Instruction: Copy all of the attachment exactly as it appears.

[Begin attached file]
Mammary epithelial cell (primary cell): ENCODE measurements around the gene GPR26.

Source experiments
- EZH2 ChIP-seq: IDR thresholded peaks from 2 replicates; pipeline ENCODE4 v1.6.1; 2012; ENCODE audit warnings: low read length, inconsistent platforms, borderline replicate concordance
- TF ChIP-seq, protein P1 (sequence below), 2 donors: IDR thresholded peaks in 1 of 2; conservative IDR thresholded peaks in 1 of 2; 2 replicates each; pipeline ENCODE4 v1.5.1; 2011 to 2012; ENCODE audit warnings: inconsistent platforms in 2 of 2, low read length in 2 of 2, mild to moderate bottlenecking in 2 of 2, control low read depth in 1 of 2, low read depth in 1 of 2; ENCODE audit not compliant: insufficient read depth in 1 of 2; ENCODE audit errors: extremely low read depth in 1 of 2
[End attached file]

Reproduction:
Mammary epithelial cell (primary cell): ENCODE measurements around the gene GPR26.

Source experiments
- EZH2 ChIP-seq: IDR thresholded peaks from 2 replicates; pipeline ENCODE4 v1.6.1; 2012; ENCODE audit warnings: low read length, inconsistent platforms, borderline replicate concordance
- TF ChIP-seq, protein P1 (sequence below), 2 donors: IDR thresholded peaks in 1 of 2; conservative IDR thresholded peaks in 1 of 2; 2 replicates each; pipeline ENCODE4 v1.5.1; 2011 to 2012; ENCODE audit warnings: inconsistent platforms in 2 of 2, low read length in 2 of 2, mild to moderate bottlenecking in 2 of 2, control low read depth in 1 of 2, low read depth in 1 of 2; ENCODE audit not compliant: insufficient read depth in 1 of 2; ENCODE audit errors: extremely low read depth in 1 of 2